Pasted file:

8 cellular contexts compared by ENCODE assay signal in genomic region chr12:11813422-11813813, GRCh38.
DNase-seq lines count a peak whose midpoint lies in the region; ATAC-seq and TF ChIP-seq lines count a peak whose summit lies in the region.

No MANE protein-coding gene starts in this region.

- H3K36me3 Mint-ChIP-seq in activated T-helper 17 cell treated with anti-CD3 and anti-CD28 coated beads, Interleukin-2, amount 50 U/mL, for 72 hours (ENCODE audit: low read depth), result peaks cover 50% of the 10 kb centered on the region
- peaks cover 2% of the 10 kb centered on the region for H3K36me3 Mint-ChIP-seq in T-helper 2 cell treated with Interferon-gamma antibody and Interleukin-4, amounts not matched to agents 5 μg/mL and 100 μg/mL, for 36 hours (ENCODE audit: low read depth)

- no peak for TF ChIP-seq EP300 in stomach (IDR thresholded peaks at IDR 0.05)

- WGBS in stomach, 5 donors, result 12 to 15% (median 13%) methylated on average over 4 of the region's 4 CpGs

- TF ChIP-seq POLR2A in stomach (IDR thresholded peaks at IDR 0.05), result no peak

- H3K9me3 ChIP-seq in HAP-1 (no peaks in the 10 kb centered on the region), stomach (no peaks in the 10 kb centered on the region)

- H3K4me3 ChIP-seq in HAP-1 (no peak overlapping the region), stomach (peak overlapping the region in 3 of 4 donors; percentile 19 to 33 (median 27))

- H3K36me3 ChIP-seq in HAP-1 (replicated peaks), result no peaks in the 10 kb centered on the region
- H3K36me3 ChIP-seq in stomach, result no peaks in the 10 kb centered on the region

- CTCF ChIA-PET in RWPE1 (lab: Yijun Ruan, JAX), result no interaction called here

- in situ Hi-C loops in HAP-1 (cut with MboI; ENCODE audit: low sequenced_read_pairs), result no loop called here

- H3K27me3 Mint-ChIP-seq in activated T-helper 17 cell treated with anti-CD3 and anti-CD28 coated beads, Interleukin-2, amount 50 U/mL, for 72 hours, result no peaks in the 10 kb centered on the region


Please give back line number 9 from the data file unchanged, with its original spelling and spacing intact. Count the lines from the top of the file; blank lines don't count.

- H3K9me3 ChIP-seq in HAP-1 (no peaks in the 10 kb centered on the region), stomach (no peaks in the 10 kb centered on the region)